STOCKSCH 172 – Plants in Our World

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  September 5 – December 12, 2017

Instructor: Vahram Elagöz

Contact: velagoz@cns.umass.edu or vamig1966@gmail.com

Course Description: This is a 4 credit Gen Ed course with BS & G designations. Throughout the course the participants will study the often intricate relationship between plants and people. Students will become familiar with basic concepts in plant biology such as the fundamental properties of life; food chains and food webs; and plants as producers, humans as consumers. The class will explore society’s historical connection to plants and how plants have made an impact on civilizations. The course will also look at environment problems, and current trends and policies that affect food supply and security, alternative food sources and farming techniques. Case studies will be used to show how scientific methods and theories can be applied to problems of global concern while critically evaluating the shortcomings of current ways of understanding these issues.

Student Learning Objectives:

  • Emphasize the importance of plants and how they shape human societies in everyday
  • Increase students’ awareness and understanding of diverse cultures, societies, and regions within the context of contemporary global challenges (g. current debates on global issues; plants and human health; green revolutions of the past and present; biopiracy and genetic property rights; plant ecology; and gardening philosophies from the Orient and the Occident).
  • Increase familiarity with plants, strengthened with science-based knowledge and supported by readings focusing on plants as sources of food and economically important commercial products (g. the global food crisis, the war on drugs, deforestation and species extinction).
  • Support the theoretical with the practical through discussions, documentaries and movie clips that will allow the students to connect the theoretical with broader social and scientific issues.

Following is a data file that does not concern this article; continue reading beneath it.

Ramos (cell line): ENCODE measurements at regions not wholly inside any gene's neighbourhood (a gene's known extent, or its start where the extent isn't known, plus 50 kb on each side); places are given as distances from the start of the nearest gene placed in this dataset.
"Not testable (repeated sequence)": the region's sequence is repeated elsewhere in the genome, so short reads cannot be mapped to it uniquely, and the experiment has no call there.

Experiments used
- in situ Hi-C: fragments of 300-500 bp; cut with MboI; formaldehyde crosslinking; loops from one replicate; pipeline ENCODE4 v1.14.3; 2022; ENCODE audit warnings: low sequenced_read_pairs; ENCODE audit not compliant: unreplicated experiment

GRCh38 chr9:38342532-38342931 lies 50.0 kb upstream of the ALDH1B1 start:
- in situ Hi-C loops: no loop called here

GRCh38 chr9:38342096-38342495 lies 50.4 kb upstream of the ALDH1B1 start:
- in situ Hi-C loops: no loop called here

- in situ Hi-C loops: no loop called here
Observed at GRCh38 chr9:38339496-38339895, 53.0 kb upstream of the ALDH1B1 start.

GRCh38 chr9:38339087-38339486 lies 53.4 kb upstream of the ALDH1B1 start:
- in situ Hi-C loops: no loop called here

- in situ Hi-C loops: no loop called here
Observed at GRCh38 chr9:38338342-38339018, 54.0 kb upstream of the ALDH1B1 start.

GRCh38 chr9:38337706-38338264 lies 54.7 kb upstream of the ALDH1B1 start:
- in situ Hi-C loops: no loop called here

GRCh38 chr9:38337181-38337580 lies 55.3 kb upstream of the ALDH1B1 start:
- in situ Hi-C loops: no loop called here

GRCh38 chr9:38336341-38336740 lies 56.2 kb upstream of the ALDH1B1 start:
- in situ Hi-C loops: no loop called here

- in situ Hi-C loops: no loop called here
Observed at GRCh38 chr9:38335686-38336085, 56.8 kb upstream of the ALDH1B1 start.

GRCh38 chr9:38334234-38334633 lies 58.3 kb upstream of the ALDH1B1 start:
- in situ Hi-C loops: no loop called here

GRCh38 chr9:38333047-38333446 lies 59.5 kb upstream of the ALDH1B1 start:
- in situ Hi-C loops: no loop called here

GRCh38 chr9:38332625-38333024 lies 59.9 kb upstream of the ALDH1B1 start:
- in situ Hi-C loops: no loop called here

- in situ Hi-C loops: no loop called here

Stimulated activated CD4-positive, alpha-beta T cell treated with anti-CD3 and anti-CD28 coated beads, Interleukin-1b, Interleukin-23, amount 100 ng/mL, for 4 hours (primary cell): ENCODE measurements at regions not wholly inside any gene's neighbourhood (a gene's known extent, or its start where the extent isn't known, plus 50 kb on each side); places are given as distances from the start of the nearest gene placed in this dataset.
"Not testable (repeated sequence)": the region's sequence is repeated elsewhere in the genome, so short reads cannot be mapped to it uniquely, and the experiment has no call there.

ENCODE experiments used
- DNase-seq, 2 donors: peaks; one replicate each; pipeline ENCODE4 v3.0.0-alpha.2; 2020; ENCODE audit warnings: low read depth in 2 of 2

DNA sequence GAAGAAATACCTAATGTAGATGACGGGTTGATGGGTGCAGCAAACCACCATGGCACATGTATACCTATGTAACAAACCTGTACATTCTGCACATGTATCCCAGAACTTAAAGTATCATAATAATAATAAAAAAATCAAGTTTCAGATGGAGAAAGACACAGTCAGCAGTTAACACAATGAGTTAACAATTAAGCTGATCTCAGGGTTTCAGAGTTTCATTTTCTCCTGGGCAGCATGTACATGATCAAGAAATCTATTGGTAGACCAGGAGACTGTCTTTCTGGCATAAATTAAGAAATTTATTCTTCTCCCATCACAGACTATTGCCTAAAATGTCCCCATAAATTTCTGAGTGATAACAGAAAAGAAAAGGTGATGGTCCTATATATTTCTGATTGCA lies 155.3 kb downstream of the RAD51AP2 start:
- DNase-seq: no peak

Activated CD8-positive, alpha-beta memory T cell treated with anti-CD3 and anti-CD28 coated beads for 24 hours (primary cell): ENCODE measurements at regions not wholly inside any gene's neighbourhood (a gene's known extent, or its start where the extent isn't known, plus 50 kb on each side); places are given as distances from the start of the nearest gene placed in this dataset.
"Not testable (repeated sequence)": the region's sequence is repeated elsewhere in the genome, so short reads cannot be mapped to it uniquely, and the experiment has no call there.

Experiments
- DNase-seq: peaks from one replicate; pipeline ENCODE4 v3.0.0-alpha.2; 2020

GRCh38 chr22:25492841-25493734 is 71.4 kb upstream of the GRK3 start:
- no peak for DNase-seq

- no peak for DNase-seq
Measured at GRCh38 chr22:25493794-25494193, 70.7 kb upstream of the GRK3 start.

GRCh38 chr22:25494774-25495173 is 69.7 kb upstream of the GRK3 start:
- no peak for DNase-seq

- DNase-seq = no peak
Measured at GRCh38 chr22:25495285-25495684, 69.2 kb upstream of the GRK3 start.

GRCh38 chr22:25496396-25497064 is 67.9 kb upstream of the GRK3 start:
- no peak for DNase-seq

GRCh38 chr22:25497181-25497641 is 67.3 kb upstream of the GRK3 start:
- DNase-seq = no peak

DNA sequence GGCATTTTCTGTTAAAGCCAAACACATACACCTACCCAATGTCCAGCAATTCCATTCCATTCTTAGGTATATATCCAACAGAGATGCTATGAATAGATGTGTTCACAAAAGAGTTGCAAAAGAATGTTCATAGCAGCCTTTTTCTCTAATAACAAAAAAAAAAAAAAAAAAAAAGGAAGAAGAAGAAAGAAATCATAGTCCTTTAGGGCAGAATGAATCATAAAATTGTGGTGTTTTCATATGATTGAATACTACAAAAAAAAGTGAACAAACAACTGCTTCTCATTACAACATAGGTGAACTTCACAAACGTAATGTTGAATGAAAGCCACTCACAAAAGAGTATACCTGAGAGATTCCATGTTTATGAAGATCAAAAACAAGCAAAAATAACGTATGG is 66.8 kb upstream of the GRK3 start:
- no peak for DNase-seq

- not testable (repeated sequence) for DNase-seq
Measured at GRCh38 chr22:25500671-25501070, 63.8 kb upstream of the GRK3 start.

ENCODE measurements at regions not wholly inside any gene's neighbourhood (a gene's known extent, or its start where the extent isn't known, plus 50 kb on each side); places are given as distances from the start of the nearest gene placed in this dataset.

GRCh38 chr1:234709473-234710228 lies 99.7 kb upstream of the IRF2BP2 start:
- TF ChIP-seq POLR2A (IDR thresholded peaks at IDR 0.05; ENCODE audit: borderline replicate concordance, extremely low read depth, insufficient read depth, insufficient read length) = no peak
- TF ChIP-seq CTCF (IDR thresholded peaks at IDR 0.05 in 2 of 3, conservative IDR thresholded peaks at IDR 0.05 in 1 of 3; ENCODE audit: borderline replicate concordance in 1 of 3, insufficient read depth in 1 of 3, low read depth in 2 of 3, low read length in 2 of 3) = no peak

Textbook: There is no required textbook. Lecture notes, including supporting reading material, supplemental notes, and other information will be regularly provided during the course of the semester.

Required reading: A History of the World in 6 Glasses. Tom Standage. Walker Publishing Company, May 2006, currently (as of March 21, 2017) available for about $7. Note that this book may become available in an eBook format through the U Mass library.

Tentative Course Outline:

Week 1 Introduction
Plant Structure – From Cells to Tissues to Organs (Fundamentals)
Week 2 Plant Structure – Vegetative Organs
Food from Plants – Root, Stem, and Leaf Crops
Week 3 Plant Structure – Reproductive Organs
Food from Plants – Fruits and Nuts
Week 4 Food from Plants – Cereals and Legumes
Introduction to Plant Physiology
Deadline for students to provide instructor with term paper topics
Week 5 Origins of Agriculture
Breeding for Food
Major Crop Diseases
Deadline for instructor to approve student term paper topics
Week 6 Global Food Crises: Causes and Consequences
Alternatives: Foods and Ways
Week 7 Human Nutrition and Health – Introduction
Human Nutrition and Health – Nutrients and Dietary Guidelines
Week 8 Human Nutrition and Health – Medicinal Plants
Human Nutrition and Health – Drugs, Poisons, Allergies
Week 9 Plant Ecology – Diversity of Plant Life
Plant Ecology – Major Biomes of North America
Week 10 Commercial Products Derived from Plants – Spices, Herbs, Perfumes
Commercial Products Derived from Plants – Materials
Week 11 Commercial Products Derived from Plants – Stimulating Beverages
Week 12 Commercial Products Derived from Plants – Beverages from Fungi
Week 13 Ornamental Plants: Qualities, Uses and Types
Gardening Philosophies from East and West
Week 14 Term papers due, Tuesday December 12

Course Structure: On a weekly basis students will be provided with new Course Material. Each Friday a new Learning Module for the following week will be released, each consisting of Lecture, Discussion, Assignment, Quiz, and Supplemental Material Folders. While Lectures (PowerPoint Presentations in PDF format) will remain available until the end of the semester, Weekly Discussions, Assignments and Quizzes will have limited availability. Active student participation is, therefore, strongly recommended. Assignments, Quizzes, and Discussions will be released each Friday and remain open until the following Friday. Assignments, Discussion Forums, and Quizzes are accessible from within the Learning Modules. A mid-week reminder will prompt students who have yet to take part in the discussions to do so. Although all required work will come with clear instructions on how to complete/ submit within a given deadline, it is the student’s responsibility to submit the required work in a timely manner.